The staff augmentation model refers to the process of staffing or contracting of personnel by the outsourcing organization from the service provider. The driver for such a model is the lack of sufficient personnel or skills in-house that are required for a successful project completion
Examples of common scenarios are IT support services for a major security incident, social media / content marketing services, website relaunch for a major marketing campaign, etc.
In this model, the outsourcing organization leases or contracts a specific number of personnel for a specific period of time from a supplier i.e. the service provider. The service provider supplies the required personnel based on an agreed upon rate for the duration of the project or on an as-needed basis.
In this model, the contracted personnel are usually located at the client site. Therefore, this model assumes that the client provides the necessary infrastructure for the personnel to work on site.
Under a staff augmentation model, the cost of hiring for temporary requirements and disengaging once those requirements have been met can more than offset the higher cost of engaging more permanent personnel.
Moreover, staff augmentation requires minimal contracting effort, has a simple cost model (rate times hours worked), can scale up or down quickly and has minimal impact on the existing operating model of an organization.
The client still controls the personnel, but this setup allows add-on services that are presently in deficit.
The advantage with this model is that the client always has control over the entire project. The client directly supervises and instructs the contracted personnel. Hence, the client can better monitor their productivity. This model allows for higher agility as the clients can progressively add or reduce personnel. This helps the client achieve absolute cost control.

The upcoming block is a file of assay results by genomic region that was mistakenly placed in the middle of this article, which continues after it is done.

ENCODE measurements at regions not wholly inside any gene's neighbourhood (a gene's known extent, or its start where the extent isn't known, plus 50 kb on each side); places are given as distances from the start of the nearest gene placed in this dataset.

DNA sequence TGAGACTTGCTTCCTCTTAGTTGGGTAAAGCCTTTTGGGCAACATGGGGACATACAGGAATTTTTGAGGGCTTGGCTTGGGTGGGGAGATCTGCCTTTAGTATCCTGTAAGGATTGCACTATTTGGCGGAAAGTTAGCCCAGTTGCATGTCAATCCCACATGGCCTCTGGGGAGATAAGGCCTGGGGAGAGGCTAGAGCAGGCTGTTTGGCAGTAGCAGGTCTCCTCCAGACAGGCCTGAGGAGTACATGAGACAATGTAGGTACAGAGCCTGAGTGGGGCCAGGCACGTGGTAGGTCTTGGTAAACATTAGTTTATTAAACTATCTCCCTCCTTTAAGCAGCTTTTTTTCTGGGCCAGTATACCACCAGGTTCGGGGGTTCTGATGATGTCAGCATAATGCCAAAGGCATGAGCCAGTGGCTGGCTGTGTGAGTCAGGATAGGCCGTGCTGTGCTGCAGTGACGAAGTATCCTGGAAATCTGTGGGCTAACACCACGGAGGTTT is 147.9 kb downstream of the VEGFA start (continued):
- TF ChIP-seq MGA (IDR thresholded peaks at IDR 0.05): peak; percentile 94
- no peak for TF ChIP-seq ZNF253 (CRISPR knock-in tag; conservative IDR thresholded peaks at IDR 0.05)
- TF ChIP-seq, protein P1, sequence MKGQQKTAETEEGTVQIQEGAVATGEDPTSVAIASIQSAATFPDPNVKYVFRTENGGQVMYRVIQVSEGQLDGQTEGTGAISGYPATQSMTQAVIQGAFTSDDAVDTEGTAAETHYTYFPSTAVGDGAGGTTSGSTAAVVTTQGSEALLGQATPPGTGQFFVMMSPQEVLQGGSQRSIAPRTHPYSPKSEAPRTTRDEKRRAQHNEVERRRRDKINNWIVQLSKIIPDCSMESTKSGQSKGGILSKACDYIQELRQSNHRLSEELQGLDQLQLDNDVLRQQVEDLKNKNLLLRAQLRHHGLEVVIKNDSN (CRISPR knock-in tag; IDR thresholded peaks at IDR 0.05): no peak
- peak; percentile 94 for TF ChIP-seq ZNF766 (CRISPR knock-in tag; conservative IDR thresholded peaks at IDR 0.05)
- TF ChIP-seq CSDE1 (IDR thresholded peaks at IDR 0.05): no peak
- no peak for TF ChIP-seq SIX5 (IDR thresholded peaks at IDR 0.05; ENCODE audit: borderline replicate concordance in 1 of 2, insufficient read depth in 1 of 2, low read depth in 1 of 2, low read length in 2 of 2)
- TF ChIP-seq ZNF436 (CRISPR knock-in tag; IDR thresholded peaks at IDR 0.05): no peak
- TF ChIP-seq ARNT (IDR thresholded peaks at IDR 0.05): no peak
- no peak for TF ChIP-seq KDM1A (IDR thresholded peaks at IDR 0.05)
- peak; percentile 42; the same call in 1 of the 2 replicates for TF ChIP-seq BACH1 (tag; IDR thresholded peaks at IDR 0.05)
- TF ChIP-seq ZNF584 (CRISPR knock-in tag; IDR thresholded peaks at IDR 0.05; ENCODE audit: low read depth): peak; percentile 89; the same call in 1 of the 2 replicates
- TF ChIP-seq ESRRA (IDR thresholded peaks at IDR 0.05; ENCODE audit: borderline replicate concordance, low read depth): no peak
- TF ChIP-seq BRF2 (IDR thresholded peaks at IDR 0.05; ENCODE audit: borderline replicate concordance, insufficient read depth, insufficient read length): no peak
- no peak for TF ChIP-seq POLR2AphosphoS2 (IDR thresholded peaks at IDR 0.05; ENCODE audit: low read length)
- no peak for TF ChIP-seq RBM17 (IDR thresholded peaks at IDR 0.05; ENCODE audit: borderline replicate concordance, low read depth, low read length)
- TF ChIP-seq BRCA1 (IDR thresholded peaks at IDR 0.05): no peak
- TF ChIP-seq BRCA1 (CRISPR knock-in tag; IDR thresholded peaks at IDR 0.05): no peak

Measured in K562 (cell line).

Though this model has several tactical advantages, it has strategic limitations. The contract personnel belong to the service provider. Therefore, the client cannot build long-term competencies and capabilities with external personnel.
By its nature, staff augmentation represents higher labor costs. Usually, service providers add overhead and margin costs to their total labor costs. Clients can avoid some of these costs by directly contracting with individuals. However, this also entails additional internal administration costs and intrinsic, unavoidable risks.
When used long-term, clients lose the savings (offset / labor cost arbitrage) they gained from external personnel through staff augmentation and avoiding hiring / re-hiring costs of internal employees. Furthermore, reliance on staff augmentation as a permanent model tends to foster a poor management style. Client managers do not plan for resource consumption and access personnel too easily. The consequences are gradual staff creep and unrecognized head counts that slip under client’s governance.
Contractors are added continually or become embedded in the organization as high-cost permanent staff. Staff augmentation has no associated service level commitments other than committed working hours. Often, clients are unclear about the linkage to value derived as they seldom measure it. They attribute any service issue to inadequate staffing, which further adds to staff creep.
Perhaps most significant is the loss of knowledge control. As contractors become embedded in the organization, they accumulate information and capabilities upon which the client is functionally dependent.
This model comes with no contracted service commitment or requirement to document knowledge in a transferable manner. Consequently, contractors can and do often hold organizations hostage. This further perpetuates the permanency of their engagement with a client.